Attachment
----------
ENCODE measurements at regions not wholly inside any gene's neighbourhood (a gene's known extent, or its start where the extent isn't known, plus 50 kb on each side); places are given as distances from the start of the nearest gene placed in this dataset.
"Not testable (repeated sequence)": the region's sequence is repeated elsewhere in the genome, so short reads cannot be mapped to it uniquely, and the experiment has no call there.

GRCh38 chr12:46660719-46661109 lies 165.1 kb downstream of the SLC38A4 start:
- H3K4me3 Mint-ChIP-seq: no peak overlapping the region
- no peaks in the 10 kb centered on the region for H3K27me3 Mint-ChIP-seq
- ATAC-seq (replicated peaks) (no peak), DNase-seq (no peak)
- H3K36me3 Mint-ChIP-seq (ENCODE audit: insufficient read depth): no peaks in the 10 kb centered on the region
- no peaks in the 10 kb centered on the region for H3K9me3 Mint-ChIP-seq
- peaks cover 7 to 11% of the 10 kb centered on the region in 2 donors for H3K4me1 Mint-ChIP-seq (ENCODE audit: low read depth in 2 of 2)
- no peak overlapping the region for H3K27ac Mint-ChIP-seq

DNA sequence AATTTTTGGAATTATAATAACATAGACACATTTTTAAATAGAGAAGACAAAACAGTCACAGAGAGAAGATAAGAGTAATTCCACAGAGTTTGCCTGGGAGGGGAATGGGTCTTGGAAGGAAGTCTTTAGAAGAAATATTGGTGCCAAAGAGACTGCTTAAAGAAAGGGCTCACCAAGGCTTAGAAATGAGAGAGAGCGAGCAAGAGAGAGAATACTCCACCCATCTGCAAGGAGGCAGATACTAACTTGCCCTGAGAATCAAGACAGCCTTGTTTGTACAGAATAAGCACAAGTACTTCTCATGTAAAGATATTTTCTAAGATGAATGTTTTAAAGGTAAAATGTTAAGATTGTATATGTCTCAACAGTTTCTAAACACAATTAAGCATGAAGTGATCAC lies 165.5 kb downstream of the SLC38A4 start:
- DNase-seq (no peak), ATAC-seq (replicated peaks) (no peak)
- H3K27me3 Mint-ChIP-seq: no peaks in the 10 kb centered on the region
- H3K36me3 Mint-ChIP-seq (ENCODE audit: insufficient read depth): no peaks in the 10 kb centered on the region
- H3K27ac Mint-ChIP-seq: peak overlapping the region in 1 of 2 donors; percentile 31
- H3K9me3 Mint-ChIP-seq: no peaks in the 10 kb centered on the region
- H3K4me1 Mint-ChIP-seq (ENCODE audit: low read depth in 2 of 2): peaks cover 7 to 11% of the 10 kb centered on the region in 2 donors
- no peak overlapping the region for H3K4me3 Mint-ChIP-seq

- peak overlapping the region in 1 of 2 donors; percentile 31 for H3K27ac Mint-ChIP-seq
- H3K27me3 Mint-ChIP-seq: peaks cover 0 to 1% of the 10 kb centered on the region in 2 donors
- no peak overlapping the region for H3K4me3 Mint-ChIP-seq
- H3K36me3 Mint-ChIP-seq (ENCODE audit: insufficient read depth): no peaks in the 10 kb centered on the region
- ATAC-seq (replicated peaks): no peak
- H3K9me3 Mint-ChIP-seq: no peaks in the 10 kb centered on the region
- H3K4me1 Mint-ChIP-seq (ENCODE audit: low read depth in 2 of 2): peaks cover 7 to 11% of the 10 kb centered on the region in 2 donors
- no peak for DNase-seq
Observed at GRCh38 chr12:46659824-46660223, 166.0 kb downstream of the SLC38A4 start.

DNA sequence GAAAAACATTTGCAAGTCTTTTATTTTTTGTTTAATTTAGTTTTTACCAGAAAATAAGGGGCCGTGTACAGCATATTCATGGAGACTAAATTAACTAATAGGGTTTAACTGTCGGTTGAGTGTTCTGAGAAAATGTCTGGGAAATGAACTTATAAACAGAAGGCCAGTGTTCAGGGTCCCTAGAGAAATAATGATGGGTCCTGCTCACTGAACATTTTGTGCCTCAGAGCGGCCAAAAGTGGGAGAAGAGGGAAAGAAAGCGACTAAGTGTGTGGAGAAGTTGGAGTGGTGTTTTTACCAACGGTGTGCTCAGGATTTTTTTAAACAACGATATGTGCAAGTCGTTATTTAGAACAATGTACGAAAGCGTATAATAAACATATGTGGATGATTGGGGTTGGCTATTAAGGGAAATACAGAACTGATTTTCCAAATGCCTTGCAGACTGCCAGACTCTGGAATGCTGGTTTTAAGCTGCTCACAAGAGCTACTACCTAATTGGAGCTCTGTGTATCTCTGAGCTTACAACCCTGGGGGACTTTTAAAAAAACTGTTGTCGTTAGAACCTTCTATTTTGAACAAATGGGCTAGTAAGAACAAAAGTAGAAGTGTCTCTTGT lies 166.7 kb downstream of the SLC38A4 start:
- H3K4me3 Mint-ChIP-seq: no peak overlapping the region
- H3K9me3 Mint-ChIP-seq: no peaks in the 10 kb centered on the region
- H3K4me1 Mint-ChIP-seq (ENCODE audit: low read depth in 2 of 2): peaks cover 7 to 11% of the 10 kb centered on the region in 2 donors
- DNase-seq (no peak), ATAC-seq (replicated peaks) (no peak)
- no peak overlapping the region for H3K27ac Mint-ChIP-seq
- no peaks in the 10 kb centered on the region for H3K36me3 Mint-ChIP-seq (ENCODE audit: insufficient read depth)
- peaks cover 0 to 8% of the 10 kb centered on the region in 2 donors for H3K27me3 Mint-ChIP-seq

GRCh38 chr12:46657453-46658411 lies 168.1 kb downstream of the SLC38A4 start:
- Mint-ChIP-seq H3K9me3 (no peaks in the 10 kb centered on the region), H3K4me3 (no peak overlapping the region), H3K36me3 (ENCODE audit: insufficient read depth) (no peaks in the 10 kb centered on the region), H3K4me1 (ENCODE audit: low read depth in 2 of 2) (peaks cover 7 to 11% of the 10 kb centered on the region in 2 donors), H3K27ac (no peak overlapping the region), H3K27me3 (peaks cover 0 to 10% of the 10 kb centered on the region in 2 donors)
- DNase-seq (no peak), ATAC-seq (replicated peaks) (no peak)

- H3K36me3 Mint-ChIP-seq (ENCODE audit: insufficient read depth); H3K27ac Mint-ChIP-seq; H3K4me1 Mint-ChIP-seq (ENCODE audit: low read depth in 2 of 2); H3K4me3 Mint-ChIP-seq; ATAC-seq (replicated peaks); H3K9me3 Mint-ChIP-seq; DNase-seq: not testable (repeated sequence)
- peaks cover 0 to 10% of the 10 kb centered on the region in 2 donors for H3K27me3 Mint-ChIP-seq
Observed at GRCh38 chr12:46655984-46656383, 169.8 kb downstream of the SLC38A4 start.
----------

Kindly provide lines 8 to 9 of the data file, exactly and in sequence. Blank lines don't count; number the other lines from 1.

- no peaks in the 10 kb centered on the region for H3K9me3 Mint-ChIP-seq
- peaks cover 7 to 11% of the 10 kb centered on the region in 2 donors for H3K4me1 Mint-ChIP-seq (ENCODE audit: low read depth in 2 of 2)